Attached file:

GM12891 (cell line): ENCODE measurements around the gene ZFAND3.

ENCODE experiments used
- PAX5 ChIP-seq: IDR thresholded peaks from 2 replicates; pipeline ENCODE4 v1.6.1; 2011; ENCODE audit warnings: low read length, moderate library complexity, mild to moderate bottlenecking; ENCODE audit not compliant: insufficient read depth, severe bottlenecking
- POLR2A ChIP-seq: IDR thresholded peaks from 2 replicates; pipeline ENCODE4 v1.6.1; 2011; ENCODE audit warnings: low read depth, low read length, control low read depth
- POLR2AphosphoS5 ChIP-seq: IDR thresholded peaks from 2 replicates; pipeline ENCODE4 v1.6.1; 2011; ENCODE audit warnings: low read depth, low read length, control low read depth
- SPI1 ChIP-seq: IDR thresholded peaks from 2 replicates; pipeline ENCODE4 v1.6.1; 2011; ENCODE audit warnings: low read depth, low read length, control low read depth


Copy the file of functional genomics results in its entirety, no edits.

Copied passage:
GM12891 (cell line): ENCODE measurements around the gene ZFAND3.

ENCODE experiments used
- PAX5 ChIP-seq: IDR thresholded peaks from 2 replicates; pipeline ENCODE4 v1.6.1; 2011; ENCODE audit warnings: low read length, moderate library complexity, mild to moderate bottlenecking; ENCODE audit not compliant: insufficient read depth, severe bottlenecking
- POLR2A ChIP-seq: IDR thresholded peaks from 2 replicates; pipeline ENCODE4 v1.6.1; 2011; ENCODE audit warnings: low read depth, low read length, control low read depth
- POLR2AphosphoS5 ChIP-seq: IDR thresholded peaks from 2 replicates; pipeline ENCODE4 v1.6.1; 2011; ENCODE audit warnings: low read depth, low read length, control low read depth
- SPI1 ChIP-seq: IDR thresholded peaks from 2 replicates; pipeline ENCODE4 v1.6.1; 2011; ENCODE audit warnings: low read depth, low read length, control low read depth